This is by no means a finished description and I’d go back and do some tweaks to it to either put in a few more keywords or take some out, all the while I’d keep checking, re-reading and making sure it still sounded correct.

This is a good practice to get into as having those end statements really brings your description to a close. The viewer reads it and knows that this is the end of it.

The Tags

So, now we’ve done this we’re gonna target the Tags and this is now, because of the groundwork we’ve done before in our Title and Description the easiest job of all. I go on about Video Tags and how they work in another blog post here.

Okay so aside from our default tags which we should all have we’re gonna add the obvious ones and the long tail keywords (long tail keywords are more like key phrases in that they’re 3-4 words long, very specific, not highly searched for but enough so you can dominate the search queries for it). I’ll show them below. Now on Youtube you only have 500 characters to play with for your tags and your defaults will take some of them up. (Default tags help Youtube see that each of your videos are related to each other).

I’m just gonna list the different tags we could use for this video:

  • 2016 Kawasaki ZX6R review (long tail but main)
  • 16 plate ZX6r review (long tail but main)
  • 2016 600CC Ninja Review (long tail but main)
  • review
  • bikes
  • ninja
  • kawasaki
  • motorcycle
  • motorbike
  • motorbike review
  • motorcycle review
  • test ride
  • first ride
  • zx6r
  • ZX6R
  • 2016 zx6r
  • 2016 ninja
  • twitchy throttle
  • KIBS
  • KTRC
  • Traction Control
  • ABS
  • ABS Failed
  • Traction Control Failed (sub long tail)
  • double bore intake funnels (sub long tail)
  • adjustable back-torque limiting clutch (sub long tail)
  • KTRC (Kawasaki Traction Control) (sub long tail)
  • KIBS (Kawasaki Intelligent Anti-Lock Brake System) (sub long tail)
  • GoodCycles Kawasaki
  • GoodCycles Kawasaki Chester (sub long tail)
  • GoodCycles Used MotorBikes (sub long tail)
  • Cheshire
  • New and used motorcycles (sub long tail)

So there’s quite a few examples of tags we could use for this video and it’s based on the keywords in our description. We’ll also have our upload defaults as well. Tag research can be a laborious task and it can be made easier by using the browser plugin called TubeBuddy, I use it for every upload I do and it makes the whole process so much simpler. I did a review of TubeBuddy here, but if you want it for yourself click this link right here.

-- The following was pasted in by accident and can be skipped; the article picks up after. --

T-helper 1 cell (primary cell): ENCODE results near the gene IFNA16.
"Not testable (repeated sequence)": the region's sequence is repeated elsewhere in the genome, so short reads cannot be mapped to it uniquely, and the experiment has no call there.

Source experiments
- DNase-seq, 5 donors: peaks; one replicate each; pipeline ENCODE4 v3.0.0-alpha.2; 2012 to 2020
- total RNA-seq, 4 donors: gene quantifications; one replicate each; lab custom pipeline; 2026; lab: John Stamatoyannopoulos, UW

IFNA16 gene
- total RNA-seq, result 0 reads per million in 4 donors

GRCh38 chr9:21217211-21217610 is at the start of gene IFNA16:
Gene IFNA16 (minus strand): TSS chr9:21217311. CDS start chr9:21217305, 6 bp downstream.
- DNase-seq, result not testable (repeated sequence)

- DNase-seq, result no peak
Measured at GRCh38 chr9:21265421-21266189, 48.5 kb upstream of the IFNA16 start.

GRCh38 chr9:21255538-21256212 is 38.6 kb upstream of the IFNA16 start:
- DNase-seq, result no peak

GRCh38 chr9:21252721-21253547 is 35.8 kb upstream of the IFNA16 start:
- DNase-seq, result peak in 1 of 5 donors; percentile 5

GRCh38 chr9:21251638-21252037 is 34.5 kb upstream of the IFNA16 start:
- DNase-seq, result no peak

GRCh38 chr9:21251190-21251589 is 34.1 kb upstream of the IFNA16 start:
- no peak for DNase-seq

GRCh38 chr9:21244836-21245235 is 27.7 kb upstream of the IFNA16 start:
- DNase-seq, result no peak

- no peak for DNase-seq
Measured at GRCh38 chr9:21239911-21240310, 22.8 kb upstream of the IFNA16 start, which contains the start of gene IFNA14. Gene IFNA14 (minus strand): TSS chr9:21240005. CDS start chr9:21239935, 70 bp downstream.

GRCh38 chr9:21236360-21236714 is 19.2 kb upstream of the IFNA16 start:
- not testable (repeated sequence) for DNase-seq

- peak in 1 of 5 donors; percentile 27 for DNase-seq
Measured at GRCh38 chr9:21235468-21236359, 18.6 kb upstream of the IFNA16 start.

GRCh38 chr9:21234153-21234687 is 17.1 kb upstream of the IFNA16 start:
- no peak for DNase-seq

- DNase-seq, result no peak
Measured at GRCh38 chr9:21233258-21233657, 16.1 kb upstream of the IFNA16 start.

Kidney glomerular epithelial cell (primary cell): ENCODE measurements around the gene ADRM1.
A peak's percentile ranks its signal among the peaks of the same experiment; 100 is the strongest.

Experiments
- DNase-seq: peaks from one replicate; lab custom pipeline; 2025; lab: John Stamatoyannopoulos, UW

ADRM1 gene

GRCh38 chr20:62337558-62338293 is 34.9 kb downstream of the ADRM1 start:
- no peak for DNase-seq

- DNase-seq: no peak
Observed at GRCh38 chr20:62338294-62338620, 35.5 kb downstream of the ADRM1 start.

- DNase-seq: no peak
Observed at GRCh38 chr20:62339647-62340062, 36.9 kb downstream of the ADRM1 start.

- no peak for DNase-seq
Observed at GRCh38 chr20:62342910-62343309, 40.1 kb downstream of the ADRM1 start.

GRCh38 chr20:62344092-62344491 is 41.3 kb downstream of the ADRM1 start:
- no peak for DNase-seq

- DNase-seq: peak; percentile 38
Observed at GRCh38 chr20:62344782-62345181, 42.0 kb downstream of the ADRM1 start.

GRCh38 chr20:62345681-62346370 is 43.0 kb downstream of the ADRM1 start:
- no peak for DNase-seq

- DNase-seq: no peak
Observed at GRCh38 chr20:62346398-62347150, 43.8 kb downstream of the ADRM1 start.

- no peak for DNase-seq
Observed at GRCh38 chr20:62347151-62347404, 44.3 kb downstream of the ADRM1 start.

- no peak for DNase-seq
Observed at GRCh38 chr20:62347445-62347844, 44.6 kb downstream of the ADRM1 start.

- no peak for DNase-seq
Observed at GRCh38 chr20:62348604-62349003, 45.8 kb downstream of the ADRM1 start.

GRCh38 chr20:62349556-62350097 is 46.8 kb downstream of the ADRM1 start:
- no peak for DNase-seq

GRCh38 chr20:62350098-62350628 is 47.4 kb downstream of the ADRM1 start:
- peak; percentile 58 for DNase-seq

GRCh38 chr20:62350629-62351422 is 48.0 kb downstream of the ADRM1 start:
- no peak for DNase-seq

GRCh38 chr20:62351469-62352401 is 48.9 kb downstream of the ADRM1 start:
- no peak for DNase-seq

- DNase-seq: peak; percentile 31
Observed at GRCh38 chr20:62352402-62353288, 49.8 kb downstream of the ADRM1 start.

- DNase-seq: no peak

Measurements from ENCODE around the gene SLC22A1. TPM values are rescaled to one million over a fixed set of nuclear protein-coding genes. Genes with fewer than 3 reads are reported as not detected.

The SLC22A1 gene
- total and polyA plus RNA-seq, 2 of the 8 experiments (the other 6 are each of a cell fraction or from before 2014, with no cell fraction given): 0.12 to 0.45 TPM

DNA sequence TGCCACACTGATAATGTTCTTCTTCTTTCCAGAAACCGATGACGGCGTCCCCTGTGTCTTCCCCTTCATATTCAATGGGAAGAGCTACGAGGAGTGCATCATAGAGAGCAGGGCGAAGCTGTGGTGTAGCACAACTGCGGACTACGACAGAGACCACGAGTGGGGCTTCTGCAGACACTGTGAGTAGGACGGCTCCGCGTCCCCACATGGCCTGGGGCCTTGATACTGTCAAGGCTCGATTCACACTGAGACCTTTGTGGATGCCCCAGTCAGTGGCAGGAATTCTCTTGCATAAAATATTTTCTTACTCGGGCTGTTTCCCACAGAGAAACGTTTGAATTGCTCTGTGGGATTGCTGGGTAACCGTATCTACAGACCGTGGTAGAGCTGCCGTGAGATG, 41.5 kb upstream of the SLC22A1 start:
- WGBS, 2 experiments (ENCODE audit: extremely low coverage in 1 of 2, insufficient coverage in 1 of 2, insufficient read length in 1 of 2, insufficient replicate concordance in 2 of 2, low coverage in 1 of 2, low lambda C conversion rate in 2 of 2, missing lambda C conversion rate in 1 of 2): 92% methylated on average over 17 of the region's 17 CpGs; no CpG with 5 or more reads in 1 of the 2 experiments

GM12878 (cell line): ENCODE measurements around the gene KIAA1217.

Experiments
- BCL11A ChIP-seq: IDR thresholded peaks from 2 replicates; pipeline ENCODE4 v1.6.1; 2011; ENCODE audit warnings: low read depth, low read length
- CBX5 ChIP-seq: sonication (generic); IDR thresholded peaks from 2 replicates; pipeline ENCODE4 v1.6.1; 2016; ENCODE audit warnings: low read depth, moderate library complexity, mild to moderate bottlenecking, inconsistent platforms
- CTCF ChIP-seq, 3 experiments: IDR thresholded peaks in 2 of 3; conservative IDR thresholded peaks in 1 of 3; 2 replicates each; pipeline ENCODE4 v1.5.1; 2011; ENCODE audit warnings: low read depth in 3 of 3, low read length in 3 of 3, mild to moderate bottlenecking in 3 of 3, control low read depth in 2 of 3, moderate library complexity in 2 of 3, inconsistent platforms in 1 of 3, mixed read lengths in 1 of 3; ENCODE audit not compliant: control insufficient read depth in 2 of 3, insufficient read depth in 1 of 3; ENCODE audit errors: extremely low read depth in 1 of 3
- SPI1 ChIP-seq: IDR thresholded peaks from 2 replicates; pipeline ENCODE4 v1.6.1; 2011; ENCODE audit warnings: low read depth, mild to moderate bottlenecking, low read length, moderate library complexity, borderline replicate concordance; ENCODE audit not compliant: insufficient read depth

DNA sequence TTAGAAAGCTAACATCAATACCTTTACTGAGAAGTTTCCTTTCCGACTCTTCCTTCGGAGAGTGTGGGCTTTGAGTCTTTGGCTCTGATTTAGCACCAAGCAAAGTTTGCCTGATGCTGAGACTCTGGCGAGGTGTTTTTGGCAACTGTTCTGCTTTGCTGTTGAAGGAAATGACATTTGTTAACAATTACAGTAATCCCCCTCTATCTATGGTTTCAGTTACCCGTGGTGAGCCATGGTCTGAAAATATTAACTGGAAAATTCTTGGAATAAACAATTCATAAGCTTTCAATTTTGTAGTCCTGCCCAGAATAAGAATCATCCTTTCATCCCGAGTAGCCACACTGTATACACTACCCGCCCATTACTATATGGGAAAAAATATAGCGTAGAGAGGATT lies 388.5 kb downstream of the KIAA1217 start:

I think that is where I’m gonna leave it for this one, get the basics right and you’ll set your video up to be found by more people, appear higher in search results, get your channel and video more views, more adsense revenue, more opportunities to get more bikes or whatever product it is you want to review and more.

I know I’m doing this for a specific video but the concepts can be applied to any YouTube video out there, from daily vlogs to the more obscure videos you might make, everything can be targeted with keywords and made the most of.

The next blog post on this series is the Intermediate piece where I’ll go on about cross linking, more advanced tactics to get your videos noticed and more. But you need to get the foundations right first and foremost so your whole structure doesn’t fall flat on it’s face and the Title, Description and Tags is how you can build a strong base that works for you and gets your videos noticed by more people.

Peace Out And Happy Creating – 6M

I’m a Manchester based Motovlogger on YouTube, with over a decade of marketing and design experience including SEO, analytics and branding, my mission is to help out fellow YouTubers with their own YouTube channels and to help them grow as much as they can.

Learn more. Do more. Be more.

Leave a Reply

Your email address will not be published. Required fields are marked *